(marketing) Printed materials or content of electronic media used to enhance sales of products (short form of collateral material).
(anatomy) A thinner blood vessel providing an alternate route to blood flow in case the main vessel becomes occluded.
(archaic) A contemporary or rival.
Coming from, being on, or directed toward, the side; as, collateral pressure.
Related to, but not strictly a part of, the main thing or matter under consideration; hence, subordinate; not chief or principal; as, collateral interest; collateral issues.
That he [Attebury] was altogether in the wrong on the main question, and on all the collateral questions springing out of it, . . . is true.
Tending toward the same conclusion or result as something else; additional; as, collateral evidence.
Yet the attempt may giveCollateral interest to this homely tale.
Descending from the same stock or ancestor, but not in the same line or branch or one from the other; - opposed to lineal.
Collateral security; that which is pledged or deposited as collateral security.
A security pledged for the repayment of a loan
Descended from a common ancestor but through different lines;
Cousins are collateral relatives
An indirect descendant of the Stuarts
Serving to support or corroborate;
Collateral evidence
Accompaniment to something else;
Collateral target damage from a bombing run
Situated or running side by side;
Collateral ridges of mountains
A side branch, as of a blood vessel or nerve.
The collateral arteries help in blood circulation.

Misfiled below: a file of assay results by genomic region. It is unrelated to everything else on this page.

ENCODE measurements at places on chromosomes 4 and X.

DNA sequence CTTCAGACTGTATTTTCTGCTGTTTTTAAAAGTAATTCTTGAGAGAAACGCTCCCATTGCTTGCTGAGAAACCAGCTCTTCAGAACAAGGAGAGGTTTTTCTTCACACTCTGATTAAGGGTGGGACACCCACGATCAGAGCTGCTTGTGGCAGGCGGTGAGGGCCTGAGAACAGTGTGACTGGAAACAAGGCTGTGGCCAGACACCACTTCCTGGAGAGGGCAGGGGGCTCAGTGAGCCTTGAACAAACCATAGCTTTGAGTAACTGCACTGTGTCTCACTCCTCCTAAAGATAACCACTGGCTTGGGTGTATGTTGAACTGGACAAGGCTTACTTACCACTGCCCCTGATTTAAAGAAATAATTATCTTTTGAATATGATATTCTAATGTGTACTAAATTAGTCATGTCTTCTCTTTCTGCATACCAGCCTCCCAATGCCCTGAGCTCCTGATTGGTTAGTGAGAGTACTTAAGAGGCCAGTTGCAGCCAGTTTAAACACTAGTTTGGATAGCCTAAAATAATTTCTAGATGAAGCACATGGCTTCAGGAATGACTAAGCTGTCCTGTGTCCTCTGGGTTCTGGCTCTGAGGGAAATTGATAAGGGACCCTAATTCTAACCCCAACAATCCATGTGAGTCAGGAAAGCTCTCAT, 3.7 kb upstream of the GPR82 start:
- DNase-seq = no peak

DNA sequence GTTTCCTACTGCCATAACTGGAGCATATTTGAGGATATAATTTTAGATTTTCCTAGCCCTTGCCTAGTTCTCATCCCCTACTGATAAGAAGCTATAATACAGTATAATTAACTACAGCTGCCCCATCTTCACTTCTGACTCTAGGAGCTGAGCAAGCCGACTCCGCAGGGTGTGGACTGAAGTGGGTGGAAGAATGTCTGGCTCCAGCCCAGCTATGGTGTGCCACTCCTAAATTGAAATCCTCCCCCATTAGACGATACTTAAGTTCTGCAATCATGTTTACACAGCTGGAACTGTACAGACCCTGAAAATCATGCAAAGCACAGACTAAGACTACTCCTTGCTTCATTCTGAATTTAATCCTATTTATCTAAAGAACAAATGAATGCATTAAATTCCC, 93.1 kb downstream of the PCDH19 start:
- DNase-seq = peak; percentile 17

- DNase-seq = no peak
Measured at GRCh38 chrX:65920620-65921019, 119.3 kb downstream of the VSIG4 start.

Serving to support or reinforce; accompanying.
Collateral evidence was used in the trial.

Collateral Meaning in a Sentence

Having collateral gives the lender a sense of security.
Banks usually require collateral before they approve a large loan.
If you fail to repay the loan, the bank can take your collateral.
Interest rates on loans can be lower if you offer collateral.
Collateral can make it easier to get a loan if you have a low credit score.
Collateral can be anything of value, like a car or a piece of land.
Some people use their jewelry as collateral for short-term loans.
Your collateral is assessed to determine its value.
For small businesses, equipment can sometimes serve as collateral.
Collateral agreements must be clear and understood by all parties involved.
Collateral helps lenders offset the risk of lending money.
Failing to repay a secured loan means the lender can sell your collateral.
Collateral loans are common for large purchases, like homes or cars.
Collateral is a key factor in securing a mortgage for a home.
Understanding the terms of using your assets as collateral is important.
Always consider the long-term implications of using valuable assets as collateral.
Before offering something as collateral, know its current market value.
Life insurance policies can also be considered as collateral for a loan.
Knowing the risks involved with putting up collateral is crucial.
Lenders have different requirements for what they accept as collateral.
Offering collateral can speed up the loan approval process.
If the collateral depreciates, the lender might require additional security.
It's important to understand what can be used as collateral before applying for a loan.
Sometimes, savings accounts or stocks can be used as collateral.
Your ability to offer collateral can greatly affect your loan terms.

Common Curiosities

Why is it called collateral?

It's derived from medieval Latin "collateralis," from "col-" meaning ‘together with’ + "latus" meaning 'side.'